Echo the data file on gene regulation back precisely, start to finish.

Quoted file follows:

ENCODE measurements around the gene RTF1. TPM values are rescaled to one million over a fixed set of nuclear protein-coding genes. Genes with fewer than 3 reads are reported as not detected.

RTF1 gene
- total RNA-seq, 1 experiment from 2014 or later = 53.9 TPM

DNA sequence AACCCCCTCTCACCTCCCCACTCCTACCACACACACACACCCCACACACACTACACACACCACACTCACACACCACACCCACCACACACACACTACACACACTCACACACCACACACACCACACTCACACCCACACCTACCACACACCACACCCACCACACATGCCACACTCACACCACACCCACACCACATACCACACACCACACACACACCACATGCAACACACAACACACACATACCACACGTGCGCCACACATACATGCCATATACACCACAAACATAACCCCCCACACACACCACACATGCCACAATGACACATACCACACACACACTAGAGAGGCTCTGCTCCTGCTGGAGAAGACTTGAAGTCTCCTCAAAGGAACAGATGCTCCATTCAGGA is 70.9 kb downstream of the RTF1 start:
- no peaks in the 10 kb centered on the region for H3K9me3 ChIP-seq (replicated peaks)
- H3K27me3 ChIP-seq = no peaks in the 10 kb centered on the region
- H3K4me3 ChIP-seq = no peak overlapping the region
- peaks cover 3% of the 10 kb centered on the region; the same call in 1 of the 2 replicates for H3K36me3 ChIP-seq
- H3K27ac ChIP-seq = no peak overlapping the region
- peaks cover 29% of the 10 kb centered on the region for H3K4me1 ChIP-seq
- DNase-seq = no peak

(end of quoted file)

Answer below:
ENCODE measurements around the gene RTF1. TPM values are rescaled to one million over a fixed set of nuclear protein-coding genes. Genes with fewer than 3 reads are reported as not detected.

RTF1 gene
- total RNA-seq, 1 experiment from 2014 or later = 53.9 TPM

DNA sequence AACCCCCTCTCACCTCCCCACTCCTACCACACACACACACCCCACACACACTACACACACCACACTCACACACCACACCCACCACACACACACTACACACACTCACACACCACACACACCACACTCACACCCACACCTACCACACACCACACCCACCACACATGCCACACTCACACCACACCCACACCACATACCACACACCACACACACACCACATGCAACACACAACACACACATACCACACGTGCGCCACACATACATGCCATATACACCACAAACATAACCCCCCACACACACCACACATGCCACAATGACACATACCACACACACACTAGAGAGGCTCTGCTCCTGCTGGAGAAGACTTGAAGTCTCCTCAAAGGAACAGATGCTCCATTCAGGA is 70.9 kb downstream of the RTF1 start:
- no peaks in the 10 kb centered on the region for H3K9me3 ChIP-seq (replicated peaks)
- H3K27me3 ChIP-seq = no peaks in the 10 kb centered on the region
- H3K4me3 ChIP-seq = no peak overlapping the region
- peaks cover 3% of the 10 kb centered on the region; the same call in 1 of the 2 replicates for H3K36me3 ChIP-seq
- H3K27ac ChIP-seq = no peak overlapping the region
- peaks cover 29% of the 10 kb centered on the region for H3K4me1 ChIP-seq
- DNase-seq = no peak